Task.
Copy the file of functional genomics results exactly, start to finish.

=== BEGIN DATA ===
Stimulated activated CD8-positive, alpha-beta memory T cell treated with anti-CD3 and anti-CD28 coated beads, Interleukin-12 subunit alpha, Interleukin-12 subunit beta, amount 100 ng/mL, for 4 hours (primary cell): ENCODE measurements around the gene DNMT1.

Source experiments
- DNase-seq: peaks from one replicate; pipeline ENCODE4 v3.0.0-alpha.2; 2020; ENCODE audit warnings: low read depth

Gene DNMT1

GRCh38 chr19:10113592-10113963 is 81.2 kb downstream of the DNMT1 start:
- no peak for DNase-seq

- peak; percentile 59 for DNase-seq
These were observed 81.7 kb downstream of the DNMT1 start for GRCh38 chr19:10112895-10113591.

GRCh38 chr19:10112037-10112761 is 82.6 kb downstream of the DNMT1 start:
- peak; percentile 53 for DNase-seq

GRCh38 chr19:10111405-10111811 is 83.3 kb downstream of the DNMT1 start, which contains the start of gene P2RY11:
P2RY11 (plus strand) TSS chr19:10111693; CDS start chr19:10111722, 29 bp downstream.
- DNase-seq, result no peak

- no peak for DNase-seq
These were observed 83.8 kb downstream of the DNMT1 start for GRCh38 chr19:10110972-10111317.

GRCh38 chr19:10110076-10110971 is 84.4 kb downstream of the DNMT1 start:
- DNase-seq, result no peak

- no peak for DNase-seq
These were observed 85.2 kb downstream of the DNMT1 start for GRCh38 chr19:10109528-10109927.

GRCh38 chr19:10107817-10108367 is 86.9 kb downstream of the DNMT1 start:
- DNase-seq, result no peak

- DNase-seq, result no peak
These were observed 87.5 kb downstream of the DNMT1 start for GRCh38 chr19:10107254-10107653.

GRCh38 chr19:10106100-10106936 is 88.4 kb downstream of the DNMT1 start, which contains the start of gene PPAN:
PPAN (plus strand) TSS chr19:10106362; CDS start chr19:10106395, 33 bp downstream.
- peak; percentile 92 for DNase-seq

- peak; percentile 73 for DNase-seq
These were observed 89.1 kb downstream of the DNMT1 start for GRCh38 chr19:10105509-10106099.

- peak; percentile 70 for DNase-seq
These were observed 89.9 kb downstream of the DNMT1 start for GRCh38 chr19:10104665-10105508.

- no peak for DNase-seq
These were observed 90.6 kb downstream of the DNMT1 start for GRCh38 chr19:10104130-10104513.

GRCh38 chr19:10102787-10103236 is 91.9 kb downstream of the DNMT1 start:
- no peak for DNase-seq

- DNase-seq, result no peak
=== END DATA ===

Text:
Stimulated activated CD8-positive, alpha-beta memory T cell treated with anti-CD3 and anti-CD28 coated beads, Interleukin-12 subunit alpha, Interleukin-12 subunit beta, amount 100 ng/mL, for 4 hours (primary cell): ENCODE measurements around the gene DNMT1.

Source experiments
- DNase-seq: peaks from one replicate; pipeline ENCODE4 v3.0.0-alpha.2; 2020; ENCODE audit warnings: low read depth

Gene DNMT1

GRCh38 chr19:10113592-10113963 is 81.2 kb downstream of the DNMT1 start:
- no peak for DNase-seq

- peak; percentile 59 for DNase-seq
These were observed 81.7 kb downstream of the DNMT1 start for GRCh38 chr19:10112895-10113591.

GRCh38 chr19:10112037-10112761 is 82.6 kb downstream of the DNMT1 start:
- peak; percentile 53 for DNase-seq

GRCh38 chr19:10111405-10111811 is 83.3 kb downstream of the DNMT1 start, which contains the start of gene P2RY11:
P2RY11 (plus strand) TSS chr19:10111693; CDS start chr19:10111722, 29 bp downstream.
- DNase-seq, result no peak

- no peak for DNase-seq
These were observed 83.8 kb downstream of the DNMT1 start for GRCh38 chr19:10110972-10111317.

GRCh38 chr19:10110076-10110971 is 84.4 kb downstream of the DNMT1 start:
- DNase-seq, result no peak

- no peak for DNase-seq
These were observed 85.2 kb downstream of the DNMT1 start for GRCh38 chr19:10109528-10109927.

GRCh38 chr19:10107817-10108367 is 86.9 kb downstream of the DNMT1 start:
- DNase-seq, result no peak

- DNase-seq, result no peak
These were observed 87.5 kb downstream of the DNMT1 start for GRCh38 chr19:10107254-10107653.

GRCh38 chr19:10106100-10106936 is 88.4 kb downstream of the DNMT1 start, which contains the start of gene PPAN:
PPAN (plus strand) TSS chr19:10106362; CDS start chr19:10106395, 33 bp downstream.
- peak; percentile 92 for DNase-seq

- peak; percentile 73 for DNase-seq
These were observed 89.1 kb downstream of the DNMT1 start for GRCh38 chr19:10105509-10106099.

- peak; percentile 70 for DNase-seq
These were observed 89.9 kb downstream of the DNMT1 start for GRCh38 chr19:10104665-10105508.

- no peak for DNase-seq
These were observed 90.6 kb downstream of the DNMT1 start for GRCh38 chr19:10104130-10104513.

GRCh38 chr19:10102787-10103236 is 91.9 kb downstream of the DNMT1 start:
- no peak for DNase-seq

- DNase-seq, result no peak